Why no spigot on primary?

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Well-Known Member
Mar 9, 2009
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Hi all,

I'm looking for a starter kit to help me jump into the world of homebrewing. It seems like all the 2-bucket systems I have seen only have a spigot on the bottling bucket. Why is there no spigot on the primary fermenter?

I have read "Homebrewing for Dummies" and the author recommends using this simple setup to get going. He references connecting a hose from the primary fermenter's spigot to transfer the beer into the bottling bucket.

Has anyone seen a kit online that has spigots on both buckets?

Thanks for being kind to noobs. :)

El Jefe
The reason there is not a spigot on the primary is because that is where all the trub is. If you open the spigot you will get all that crud into your secondary/bottling bucket. It is better to siphon from your primary.

There are also a lot of nooks and crannies on the spigot which is a good place for bacteria to hide and infect your beer.
Spigots can also leak. Many of them drip slightly - not a big problem during the bottling process but during a 2-3 week fermentation it sure could be.
I think Williams Brewing sells bucket fermenters with spigots.
I use a Better Bottle with spigot for a primary and have had no problems. In fact its absolutely great at pulling every last drop of beer out with no trub :)
I have one on my better bottle but I don't use it honestly. It's just as easy to use the auto siphon and I'm scared of infections, I'll use it as a secondary from now on and use my buckets as primaries.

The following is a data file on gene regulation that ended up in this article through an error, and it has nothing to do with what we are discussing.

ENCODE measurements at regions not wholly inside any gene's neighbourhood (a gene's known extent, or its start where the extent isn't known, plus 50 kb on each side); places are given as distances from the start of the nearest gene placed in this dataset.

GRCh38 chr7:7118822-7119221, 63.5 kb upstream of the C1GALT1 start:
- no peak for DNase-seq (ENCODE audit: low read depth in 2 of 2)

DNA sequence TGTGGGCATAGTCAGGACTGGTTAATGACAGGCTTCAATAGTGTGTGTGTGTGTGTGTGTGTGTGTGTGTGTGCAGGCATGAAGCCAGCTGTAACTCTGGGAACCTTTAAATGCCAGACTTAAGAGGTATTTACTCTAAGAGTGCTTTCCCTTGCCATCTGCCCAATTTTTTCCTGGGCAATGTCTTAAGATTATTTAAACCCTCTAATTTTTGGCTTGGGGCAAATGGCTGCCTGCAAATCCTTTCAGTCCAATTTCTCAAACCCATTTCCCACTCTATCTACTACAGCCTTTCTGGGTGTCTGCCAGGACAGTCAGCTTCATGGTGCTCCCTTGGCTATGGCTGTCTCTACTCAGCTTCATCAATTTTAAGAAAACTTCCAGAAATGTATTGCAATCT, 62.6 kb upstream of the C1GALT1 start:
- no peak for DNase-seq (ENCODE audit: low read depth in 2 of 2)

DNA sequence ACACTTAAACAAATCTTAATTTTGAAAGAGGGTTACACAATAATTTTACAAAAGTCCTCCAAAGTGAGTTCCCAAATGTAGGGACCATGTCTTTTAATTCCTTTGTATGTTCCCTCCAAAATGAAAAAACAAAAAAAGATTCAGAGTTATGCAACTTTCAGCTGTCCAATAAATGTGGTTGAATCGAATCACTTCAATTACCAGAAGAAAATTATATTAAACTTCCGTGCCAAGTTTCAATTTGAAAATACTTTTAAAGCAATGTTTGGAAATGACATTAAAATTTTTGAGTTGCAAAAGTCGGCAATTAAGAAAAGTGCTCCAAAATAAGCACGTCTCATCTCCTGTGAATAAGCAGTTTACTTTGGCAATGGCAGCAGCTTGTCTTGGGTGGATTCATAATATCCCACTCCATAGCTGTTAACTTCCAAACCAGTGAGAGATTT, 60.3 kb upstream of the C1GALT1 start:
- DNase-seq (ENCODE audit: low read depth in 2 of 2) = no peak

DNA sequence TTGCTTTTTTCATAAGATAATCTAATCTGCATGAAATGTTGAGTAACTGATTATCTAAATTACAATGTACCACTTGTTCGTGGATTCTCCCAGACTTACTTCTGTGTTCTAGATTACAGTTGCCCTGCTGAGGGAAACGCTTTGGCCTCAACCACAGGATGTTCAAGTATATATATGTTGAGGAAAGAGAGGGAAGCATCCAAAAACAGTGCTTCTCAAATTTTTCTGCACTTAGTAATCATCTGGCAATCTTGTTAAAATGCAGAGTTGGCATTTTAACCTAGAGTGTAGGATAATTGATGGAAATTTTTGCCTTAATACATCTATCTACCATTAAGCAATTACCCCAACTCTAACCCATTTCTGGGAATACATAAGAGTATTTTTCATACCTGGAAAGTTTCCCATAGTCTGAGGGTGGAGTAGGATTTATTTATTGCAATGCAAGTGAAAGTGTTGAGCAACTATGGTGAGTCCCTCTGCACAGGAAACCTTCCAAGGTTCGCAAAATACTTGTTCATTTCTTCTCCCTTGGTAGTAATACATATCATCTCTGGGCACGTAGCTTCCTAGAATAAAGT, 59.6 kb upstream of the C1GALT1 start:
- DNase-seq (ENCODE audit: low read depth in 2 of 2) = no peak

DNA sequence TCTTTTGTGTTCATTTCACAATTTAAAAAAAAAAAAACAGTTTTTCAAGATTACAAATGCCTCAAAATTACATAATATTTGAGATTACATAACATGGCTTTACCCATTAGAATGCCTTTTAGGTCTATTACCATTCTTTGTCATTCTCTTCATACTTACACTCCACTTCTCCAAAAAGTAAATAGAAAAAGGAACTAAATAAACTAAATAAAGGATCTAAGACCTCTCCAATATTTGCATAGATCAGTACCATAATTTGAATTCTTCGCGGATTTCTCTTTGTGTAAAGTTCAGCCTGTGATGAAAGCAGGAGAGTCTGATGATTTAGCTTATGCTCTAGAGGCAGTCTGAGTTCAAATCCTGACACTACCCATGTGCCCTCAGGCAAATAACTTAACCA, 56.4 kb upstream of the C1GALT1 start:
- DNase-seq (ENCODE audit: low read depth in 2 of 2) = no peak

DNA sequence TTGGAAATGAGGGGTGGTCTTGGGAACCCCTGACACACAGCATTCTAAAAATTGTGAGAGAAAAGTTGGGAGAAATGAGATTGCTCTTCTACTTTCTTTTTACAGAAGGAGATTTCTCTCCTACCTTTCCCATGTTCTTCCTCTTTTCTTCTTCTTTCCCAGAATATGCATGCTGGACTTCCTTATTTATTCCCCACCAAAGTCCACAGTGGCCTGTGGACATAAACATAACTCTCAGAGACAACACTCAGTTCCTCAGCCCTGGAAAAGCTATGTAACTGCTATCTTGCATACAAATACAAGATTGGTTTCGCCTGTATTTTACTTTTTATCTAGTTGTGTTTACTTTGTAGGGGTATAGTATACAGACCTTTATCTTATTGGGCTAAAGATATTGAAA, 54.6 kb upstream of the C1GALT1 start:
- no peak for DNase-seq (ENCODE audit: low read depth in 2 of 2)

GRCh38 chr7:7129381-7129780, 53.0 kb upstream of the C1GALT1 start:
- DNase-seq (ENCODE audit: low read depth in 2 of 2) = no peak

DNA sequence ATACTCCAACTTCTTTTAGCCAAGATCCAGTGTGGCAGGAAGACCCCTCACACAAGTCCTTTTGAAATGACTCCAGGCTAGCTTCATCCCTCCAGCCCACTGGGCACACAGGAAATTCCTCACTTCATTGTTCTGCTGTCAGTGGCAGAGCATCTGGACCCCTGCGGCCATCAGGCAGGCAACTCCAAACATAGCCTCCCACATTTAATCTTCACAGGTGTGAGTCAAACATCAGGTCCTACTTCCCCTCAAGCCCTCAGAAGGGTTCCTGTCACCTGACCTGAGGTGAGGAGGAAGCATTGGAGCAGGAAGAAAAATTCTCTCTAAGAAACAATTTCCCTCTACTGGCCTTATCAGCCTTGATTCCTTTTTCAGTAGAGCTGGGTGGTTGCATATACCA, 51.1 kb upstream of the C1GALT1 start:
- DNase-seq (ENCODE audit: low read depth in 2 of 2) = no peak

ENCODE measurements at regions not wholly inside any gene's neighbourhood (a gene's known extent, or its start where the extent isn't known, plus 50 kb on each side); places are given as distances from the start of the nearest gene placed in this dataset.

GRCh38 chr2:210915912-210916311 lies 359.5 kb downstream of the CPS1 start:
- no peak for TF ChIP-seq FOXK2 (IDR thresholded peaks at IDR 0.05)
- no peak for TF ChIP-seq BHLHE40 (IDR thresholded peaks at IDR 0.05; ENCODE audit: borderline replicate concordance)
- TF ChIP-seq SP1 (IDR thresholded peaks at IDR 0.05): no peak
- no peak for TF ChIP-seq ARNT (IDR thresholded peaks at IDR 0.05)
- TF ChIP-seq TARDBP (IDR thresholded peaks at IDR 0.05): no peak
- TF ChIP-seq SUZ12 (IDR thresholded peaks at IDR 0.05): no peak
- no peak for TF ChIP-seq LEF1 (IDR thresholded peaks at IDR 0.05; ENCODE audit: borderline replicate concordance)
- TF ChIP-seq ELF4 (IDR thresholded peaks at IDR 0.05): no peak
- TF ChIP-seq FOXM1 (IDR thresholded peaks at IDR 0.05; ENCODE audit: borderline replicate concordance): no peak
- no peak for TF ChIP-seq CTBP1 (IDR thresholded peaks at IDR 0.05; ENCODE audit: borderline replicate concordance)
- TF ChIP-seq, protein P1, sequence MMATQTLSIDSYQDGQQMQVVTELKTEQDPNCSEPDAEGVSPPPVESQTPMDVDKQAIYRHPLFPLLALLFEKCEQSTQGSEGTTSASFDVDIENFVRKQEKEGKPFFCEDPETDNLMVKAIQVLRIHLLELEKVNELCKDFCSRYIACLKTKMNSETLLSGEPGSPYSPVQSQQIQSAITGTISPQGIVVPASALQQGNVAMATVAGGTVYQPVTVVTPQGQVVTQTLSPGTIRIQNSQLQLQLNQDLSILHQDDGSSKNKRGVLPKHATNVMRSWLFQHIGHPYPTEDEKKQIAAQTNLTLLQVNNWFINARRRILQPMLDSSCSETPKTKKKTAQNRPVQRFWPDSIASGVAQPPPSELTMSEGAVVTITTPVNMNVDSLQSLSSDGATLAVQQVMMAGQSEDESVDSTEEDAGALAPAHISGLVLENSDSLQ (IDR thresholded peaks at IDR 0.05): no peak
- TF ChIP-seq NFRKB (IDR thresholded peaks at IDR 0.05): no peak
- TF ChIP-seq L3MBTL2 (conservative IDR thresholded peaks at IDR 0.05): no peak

Both my buckets have spigots, and I wish one of them didn't. It's a major pain to clean the trub out of the spigot having sat there for 2-4 weeks, and you really don't want to use the spigot to move from primary to bottling/secondary because you want to leave that junk behind.

So, spigot on primary == extra work, no real benefit.
I'm planning on using my better bottle/tubing/keg completely purged with Co2 prior to transfer. Use the spigot as a racking arm and pull as much beer as I can get.
I put a spigot on mine , it cost like 3$, works great and no infections.
(knock on wood) , I fill it full of oxyclean after I rack - let it sit overnight,
Clean as a whistle.

Remember to remove your airlock before racking to secondary or it will suck the fluid from it into your beer.
Hoptech sells a beer making kit that has a spigot on the primary. I believe they've set them up in a way to avoid sucking the trub over into the bottling bucket. I can't really say if it works. I've got one of their dark ale's conditioning in the fermenter, but I didn't get my equipment kit from them.
I've used them with and without and it doesn't make much difference to me if you have an autosiphon. The autosiphon is a fantastic tool as long as you don't use it in your hot wort.
Got my starter from Williams Brewing and both the fermenter and the bottling bucket have spigots. They aren't a problem to clean and 95% of the time, the trub isn't a big deal. Since I keg, if it looks like there will be a trub problem, I just fill a 1L plastic bottle until it runs clean.
I am somewhat new to the hobby but I think I can answer your question.

The bucket with the spigot acts as your primary fermentor. After you are done boiling you place the "wort" into the bucket with the spigot (primary fermentor) You let that sit for about a week or so (or when you see consistent readings on your hydrometer). That means that fermentation is done. You then transfer or "rack" all of the wort into the other bucket (the one without a spigot aka secondary fermentor). This is called conditioning. Basically in a secondary fermentor the beer will become clear. After about a week or so in the secondary fermentor you will transfer back into the bucket with the spigot. You put it back into the primary fermentor because now you are going to bottle it. You need the spigot to do this.

I hope I answered your question. Let me know if you have other questions.